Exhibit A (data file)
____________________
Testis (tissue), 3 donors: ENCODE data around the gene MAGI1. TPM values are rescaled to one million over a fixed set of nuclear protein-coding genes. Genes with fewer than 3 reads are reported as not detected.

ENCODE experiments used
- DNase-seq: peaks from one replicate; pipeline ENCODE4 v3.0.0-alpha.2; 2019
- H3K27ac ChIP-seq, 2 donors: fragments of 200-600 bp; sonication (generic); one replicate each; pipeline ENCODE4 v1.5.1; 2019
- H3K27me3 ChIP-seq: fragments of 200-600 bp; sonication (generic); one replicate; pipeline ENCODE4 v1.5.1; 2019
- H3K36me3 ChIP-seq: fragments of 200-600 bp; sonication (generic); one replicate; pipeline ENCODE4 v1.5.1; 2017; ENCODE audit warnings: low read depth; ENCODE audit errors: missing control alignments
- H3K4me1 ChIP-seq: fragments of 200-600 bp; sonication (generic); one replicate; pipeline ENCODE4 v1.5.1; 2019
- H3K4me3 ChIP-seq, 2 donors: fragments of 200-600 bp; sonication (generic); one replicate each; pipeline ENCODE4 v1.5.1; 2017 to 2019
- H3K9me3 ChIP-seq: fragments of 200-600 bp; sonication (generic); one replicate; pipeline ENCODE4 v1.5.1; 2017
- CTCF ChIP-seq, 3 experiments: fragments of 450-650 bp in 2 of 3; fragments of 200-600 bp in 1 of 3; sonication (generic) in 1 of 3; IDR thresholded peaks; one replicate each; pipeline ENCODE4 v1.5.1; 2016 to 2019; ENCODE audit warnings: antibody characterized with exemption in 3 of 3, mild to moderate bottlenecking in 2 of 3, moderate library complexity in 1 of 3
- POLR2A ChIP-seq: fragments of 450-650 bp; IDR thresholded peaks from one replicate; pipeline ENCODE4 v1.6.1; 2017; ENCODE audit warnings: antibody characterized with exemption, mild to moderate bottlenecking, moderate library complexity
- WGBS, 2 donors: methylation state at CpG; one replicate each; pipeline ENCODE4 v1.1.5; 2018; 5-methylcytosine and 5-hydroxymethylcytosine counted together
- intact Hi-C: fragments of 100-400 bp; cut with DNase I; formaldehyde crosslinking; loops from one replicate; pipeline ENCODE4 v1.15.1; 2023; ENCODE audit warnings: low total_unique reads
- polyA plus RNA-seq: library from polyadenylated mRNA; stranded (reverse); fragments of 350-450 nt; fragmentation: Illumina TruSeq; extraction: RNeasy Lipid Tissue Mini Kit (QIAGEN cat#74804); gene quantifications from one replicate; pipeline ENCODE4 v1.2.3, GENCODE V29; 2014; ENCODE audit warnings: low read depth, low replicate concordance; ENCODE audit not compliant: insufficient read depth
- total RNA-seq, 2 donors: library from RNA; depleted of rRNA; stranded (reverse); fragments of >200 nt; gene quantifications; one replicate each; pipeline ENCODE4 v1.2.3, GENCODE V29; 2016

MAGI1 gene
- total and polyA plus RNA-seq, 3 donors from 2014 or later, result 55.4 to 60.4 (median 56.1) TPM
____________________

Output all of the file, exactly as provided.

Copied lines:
Testis (tissue), 3 donors: ENCODE data around the gene MAGI1. TPM values are rescaled to one million over a fixed set of nuclear protein-coding genes. Genes with fewer than 3 reads are reported as not detected.

ENCODE experiments used
- DNase-seq: peaks from one replicate; pipeline ENCODE4 v3.0.0-alpha.2; 2019
- H3K27ac ChIP-seq, 2 donors: fragments of 200-600 bp; sonication (generic); one replicate each; pipeline ENCODE4 v1.5.1; 2019
- H3K27me3 ChIP-seq: fragments of 200-600 bp; sonication (generic); one replicate; pipeline ENCODE4 v1.5.1; 2019
- H3K36me3 ChIP-seq: fragments of 200-600 bp; sonication (generic); one replicate; pipeline ENCODE4 v1.5.1; 2017; ENCODE audit warnings: low read depth; ENCODE audit errors: missing control alignments
- H3K4me1 ChIP-seq: fragments of 200-600 bp; sonication (generic); one replicate; pipeline ENCODE4 v1.5.1; 2019
- H3K4me3 ChIP-seq, 2 donors: fragments of 200-600 bp; sonication (generic); one replicate each; pipeline ENCODE4 v1.5.1; 2017 to 2019
- H3K9me3 ChIP-seq: fragments of 200-600 bp; sonication (generic); one replicate; pipeline ENCODE4 v1.5.1; 2017
- CTCF ChIP-seq, 3 experiments: fragments of 450-650 bp in 2 of 3; fragments of 200-600 bp in 1 of 3; sonication (generic) in 1 of 3; IDR thresholded peaks; one replicate each; pipeline ENCODE4 v1.5.1; 2016 to 2019; ENCODE audit warnings: antibody characterized with exemption in 3 of 3, mild to moderate bottlenecking in 2 of 3, moderate library complexity in 1 of 3
- POLR2A ChIP-seq: fragments of 450-650 bp; IDR thresholded peaks from one replicate; pipeline ENCODE4 v1.6.1; 2017; ENCODE audit warnings: antibody characterized with exemption, mild to moderate bottlenecking, moderate library complexity
- WGBS, 2 donors: methylation state at CpG; one replicate each; pipeline ENCODE4 v1.1.5; 2018; 5-methylcytosine and 5-hydroxymethylcytosine counted together
- intact Hi-C: fragments of 100-400 bp; cut with DNase I; formaldehyde crosslinking; loops from one replicate; pipeline ENCODE4 v1.15.1; 2023; ENCODE audit warnings: low total_unique reads
- polyA plus RNA-seq: library from polyadenylated mRNA; stranded (reverse); fragments of 350-450 nt; fragmentation: Illumina TruSeq; extraction: RNeasy Lipid Tissue Mini Kit (QIAGEN cat#74804); gene quantifications from one replicate; pipeline ENCODE4 v1.2.3, GENCODE V29; 2014; ENCODE audit warnings: low read depth, low replicate concordance; ENCODE audit not compliant: insufficient read depth
- total RNA-seq, 2 donors: library from RNA; depleted of rRNA; stranded (reverse); fragments of >200 nt; gene quantifications; one replicate each; pipeline ENCODE4 v1.2.3, GENCODE V29; 2016

MAGI1 gene
- total and polyA plus RNA-seq, 3 donors from 2014 or later, result 55.4 to 60.4 (median 56.1) TPM